We need your support to make Radiothon a success – call 802-2700 to become a Miracle Maker or donate online at www.KidsRadiothon.com
The Tychonicks usually spend their summer on a lake in B.C., but this past year had to come back to Calgary earlier than usual for hockey tryouts. Claudia was annoyed at having to miss the end of the vacation, but it quickly became apparent that Calgary was exactly where they needed to be on Aug. 25. That day, Christopher was at a golf course with a friend when he collapsed. He couldn’t see, he had a severe headache and he was struggling to get up. Shortly afterward, he was in an ambulance on the way to the Alberta Children’s Hospital. Christopher underwent a bunch of tests and scans, including CT and MRI. It turned out a tear in an artery in his neck – likely from a previous injury – had caused a clot in the basilar artery of his brainstem.
Claudia was struggling to comprehend how this could be happening to her athletic and seemingly healthy son. He was a competitive swimmer and just the night before, he’d had the best hockey tryout of his life. It was surreal and frightening, particularly since as a former nurse, she knew just how dire the situation was. However, she was amazed and thankful that despite this being a rare thing to happen to a 12-year-old, the specialists at the Alberta Children’s Hospital were able to quickly diagnose the problem and then spring into action to save Christopher’s life. The team hooked Christopher up to an IV to administer heparin, an anticoagulant, and began neurological testing with him every 15 minutes. His condition seemed to stabilize and then improve and after a few days, he was moved from ICU onto the neurology unit.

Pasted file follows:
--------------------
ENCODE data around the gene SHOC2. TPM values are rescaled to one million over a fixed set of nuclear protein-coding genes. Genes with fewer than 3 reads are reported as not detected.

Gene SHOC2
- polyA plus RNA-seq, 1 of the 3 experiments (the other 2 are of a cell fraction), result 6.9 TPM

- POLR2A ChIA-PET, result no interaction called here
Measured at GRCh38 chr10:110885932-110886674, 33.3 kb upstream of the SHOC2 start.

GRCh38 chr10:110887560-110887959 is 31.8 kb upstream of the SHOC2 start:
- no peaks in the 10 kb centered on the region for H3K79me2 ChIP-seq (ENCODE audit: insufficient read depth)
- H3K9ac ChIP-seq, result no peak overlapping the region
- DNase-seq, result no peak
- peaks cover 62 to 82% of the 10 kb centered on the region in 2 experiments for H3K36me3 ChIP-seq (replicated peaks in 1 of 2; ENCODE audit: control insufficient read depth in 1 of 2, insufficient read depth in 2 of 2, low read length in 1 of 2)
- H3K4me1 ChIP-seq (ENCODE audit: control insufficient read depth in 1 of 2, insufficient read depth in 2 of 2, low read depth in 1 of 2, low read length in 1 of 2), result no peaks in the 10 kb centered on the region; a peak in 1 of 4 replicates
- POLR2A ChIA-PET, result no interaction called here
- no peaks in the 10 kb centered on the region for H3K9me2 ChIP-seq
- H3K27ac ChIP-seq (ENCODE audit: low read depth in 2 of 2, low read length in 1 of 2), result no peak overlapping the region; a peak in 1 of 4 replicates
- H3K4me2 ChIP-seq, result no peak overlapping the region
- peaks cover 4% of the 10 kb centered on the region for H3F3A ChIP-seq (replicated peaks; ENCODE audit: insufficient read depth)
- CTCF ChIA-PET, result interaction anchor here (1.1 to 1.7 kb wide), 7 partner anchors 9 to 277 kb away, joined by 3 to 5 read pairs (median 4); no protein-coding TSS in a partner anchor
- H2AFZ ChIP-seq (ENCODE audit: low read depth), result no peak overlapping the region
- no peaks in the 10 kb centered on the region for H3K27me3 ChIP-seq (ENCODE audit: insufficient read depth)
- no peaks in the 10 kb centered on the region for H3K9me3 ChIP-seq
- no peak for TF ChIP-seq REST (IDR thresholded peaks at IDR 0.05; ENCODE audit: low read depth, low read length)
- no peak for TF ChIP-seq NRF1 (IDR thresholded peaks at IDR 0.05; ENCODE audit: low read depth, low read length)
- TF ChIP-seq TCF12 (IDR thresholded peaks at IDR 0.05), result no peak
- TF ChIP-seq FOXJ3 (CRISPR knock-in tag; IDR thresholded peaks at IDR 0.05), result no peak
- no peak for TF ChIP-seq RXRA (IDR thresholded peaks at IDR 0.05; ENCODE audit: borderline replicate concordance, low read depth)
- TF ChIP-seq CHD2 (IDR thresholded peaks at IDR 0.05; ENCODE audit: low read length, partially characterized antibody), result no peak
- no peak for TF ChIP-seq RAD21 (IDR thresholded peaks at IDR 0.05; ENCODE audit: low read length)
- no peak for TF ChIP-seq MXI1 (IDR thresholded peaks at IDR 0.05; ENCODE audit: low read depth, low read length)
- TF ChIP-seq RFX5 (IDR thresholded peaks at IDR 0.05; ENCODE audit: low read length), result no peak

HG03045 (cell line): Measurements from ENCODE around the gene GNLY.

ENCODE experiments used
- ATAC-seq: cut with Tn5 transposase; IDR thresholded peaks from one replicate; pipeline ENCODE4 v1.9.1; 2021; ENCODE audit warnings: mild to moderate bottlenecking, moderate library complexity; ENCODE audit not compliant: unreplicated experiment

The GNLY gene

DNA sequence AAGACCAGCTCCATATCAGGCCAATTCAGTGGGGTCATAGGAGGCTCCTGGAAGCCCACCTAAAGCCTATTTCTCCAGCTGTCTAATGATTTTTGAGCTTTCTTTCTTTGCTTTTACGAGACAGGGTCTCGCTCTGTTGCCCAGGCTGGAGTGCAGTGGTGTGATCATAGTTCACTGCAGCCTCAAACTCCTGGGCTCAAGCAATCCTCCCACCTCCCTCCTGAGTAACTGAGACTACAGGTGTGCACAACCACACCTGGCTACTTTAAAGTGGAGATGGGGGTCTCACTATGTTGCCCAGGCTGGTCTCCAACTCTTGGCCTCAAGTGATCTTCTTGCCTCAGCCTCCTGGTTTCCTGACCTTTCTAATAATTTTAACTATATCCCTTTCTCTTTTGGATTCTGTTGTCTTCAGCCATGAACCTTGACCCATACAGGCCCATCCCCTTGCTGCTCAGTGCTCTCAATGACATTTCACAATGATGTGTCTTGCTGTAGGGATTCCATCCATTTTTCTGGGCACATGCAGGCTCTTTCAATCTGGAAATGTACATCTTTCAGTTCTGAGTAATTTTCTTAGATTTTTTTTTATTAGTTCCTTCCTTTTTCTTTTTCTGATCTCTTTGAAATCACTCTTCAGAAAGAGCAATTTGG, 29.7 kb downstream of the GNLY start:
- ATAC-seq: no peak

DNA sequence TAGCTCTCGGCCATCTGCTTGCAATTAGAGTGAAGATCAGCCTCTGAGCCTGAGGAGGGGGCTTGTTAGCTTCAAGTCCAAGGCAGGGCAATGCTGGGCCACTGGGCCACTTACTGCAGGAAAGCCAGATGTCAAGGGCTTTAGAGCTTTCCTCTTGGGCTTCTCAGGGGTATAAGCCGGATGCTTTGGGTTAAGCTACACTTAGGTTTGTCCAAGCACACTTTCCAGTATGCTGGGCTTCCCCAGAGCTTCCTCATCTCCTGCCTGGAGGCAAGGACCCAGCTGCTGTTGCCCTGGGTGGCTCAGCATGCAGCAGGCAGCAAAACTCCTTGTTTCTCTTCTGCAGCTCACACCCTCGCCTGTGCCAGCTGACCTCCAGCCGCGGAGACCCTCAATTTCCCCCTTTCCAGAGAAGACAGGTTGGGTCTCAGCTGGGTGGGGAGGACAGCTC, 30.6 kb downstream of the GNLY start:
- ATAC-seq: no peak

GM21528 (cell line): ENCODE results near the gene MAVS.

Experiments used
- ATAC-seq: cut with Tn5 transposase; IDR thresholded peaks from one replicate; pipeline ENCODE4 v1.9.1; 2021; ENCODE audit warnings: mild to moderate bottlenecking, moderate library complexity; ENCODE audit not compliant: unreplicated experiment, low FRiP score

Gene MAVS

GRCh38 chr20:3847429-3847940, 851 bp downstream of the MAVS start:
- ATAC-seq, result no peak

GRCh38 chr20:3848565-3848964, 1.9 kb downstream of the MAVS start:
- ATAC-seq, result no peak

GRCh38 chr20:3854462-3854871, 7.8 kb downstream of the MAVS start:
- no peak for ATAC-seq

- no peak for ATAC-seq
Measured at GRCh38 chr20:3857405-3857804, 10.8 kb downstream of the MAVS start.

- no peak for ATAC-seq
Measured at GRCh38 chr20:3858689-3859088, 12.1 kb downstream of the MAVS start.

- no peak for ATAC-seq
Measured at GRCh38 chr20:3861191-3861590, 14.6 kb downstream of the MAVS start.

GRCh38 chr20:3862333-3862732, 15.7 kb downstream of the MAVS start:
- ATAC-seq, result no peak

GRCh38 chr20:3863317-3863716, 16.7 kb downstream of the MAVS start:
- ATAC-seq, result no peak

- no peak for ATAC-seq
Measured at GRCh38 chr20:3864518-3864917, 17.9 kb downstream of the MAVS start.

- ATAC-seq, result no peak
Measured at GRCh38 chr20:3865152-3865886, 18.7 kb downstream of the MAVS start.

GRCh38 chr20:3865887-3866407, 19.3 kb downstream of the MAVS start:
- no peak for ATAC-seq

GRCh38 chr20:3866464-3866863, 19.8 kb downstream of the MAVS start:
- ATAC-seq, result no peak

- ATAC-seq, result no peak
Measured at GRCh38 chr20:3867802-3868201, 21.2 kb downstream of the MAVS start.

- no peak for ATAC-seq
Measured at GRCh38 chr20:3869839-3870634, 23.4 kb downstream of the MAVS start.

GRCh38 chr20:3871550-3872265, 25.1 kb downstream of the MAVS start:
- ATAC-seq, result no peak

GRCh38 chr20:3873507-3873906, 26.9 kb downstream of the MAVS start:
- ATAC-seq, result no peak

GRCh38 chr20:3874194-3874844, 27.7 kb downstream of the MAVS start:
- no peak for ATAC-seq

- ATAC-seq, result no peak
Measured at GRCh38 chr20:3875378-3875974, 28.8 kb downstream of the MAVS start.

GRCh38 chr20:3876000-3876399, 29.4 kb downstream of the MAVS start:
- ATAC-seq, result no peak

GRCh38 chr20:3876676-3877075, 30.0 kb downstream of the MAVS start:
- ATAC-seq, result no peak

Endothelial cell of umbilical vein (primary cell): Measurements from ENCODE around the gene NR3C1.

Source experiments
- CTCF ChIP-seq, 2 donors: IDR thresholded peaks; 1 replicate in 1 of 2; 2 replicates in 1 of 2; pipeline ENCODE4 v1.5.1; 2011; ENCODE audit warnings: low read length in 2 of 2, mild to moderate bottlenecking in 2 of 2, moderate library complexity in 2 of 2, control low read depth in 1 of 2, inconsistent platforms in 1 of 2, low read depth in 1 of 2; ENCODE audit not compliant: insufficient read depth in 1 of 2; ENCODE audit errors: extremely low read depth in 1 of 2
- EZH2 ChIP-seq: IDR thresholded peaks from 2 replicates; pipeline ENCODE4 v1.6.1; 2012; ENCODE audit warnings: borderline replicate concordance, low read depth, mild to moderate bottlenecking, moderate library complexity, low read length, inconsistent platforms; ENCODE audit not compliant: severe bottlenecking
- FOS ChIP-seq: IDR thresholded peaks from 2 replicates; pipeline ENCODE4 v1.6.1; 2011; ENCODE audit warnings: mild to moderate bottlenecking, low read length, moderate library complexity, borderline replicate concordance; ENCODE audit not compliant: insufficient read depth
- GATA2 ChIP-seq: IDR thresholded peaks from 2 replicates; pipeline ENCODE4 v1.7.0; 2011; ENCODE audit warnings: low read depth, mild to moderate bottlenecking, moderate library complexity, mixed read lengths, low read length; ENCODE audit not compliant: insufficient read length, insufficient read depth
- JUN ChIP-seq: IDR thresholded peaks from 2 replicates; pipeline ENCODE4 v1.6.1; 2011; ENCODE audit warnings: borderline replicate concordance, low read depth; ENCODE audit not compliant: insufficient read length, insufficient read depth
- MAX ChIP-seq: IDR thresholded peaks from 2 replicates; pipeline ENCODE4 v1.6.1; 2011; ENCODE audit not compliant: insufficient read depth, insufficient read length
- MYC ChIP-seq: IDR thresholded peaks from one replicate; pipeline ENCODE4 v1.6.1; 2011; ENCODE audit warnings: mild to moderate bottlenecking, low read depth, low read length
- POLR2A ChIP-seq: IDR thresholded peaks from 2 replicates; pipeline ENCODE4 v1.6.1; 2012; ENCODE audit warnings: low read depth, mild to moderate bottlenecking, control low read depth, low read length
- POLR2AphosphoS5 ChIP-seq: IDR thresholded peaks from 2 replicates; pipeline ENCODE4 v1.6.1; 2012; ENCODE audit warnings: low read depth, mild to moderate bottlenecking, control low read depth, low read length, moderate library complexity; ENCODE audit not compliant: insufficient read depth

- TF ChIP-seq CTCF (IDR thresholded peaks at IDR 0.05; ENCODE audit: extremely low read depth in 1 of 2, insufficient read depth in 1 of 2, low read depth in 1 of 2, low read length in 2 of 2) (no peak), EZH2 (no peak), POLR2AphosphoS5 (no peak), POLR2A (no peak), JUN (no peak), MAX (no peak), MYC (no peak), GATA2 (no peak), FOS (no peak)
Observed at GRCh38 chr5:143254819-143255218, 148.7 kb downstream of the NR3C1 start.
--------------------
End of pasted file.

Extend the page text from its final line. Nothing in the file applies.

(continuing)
A week after he collapsed, Christopher was already back at home. He would have to be on blood thinners for months, with follow-up in hematology every two weeks, and he would be unable to do any serious physical activity for up to a year. It was a challenging adjustment for such an active guy, but Claudia is just thankful he’s alive and didn’t suffer more long-term impacts. She shudders to think about what could have happened had the family not been back in Calgary when they were. She was told that a matter of five minutes could have changed the outcome dramatically for her son.